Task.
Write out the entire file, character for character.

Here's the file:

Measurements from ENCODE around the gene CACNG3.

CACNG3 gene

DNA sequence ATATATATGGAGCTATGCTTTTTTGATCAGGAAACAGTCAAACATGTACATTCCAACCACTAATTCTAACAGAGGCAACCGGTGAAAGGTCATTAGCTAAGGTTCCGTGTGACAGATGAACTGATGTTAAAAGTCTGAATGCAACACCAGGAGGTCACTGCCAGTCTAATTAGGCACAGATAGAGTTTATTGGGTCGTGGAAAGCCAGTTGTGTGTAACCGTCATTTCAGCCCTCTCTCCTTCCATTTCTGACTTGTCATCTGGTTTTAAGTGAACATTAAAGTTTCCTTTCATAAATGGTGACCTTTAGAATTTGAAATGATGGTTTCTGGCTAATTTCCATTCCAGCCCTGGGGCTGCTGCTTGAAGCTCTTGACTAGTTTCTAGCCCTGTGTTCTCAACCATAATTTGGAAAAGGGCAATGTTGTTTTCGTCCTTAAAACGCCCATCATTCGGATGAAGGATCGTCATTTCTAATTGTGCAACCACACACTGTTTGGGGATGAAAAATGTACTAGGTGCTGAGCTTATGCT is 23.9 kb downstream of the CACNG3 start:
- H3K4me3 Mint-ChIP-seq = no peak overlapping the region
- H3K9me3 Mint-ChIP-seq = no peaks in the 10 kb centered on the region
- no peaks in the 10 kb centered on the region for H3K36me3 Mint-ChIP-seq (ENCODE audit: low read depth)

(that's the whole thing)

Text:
Measurements from ENCODE around the gene CACNG3.

CACNG3 gene

DNA sequence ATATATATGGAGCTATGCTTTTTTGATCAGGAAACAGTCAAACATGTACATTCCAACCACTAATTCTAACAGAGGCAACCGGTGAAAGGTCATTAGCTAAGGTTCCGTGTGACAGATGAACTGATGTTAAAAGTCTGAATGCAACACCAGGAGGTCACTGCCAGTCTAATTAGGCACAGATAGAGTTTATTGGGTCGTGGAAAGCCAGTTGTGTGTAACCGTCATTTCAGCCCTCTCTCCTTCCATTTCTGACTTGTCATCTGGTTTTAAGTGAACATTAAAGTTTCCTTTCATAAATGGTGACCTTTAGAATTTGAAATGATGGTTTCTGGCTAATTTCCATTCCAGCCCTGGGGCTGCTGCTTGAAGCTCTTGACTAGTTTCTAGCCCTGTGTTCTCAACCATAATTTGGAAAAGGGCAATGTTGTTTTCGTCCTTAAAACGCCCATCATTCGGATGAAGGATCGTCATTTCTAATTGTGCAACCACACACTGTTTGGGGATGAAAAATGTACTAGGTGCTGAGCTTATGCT is 23.9 kb downstream of the CACNG3 start:
- H3K4me3 Mint-ChIP-seq = no peak overlapping the region
- H3K9me3 Mint-ChIP-seq = no peaks in the 10 kb centered on the region
- no peaks in the 10 kb centered on the region for H3K36me3 Mint-ChIP-seq (ENCODE audit: low read depth)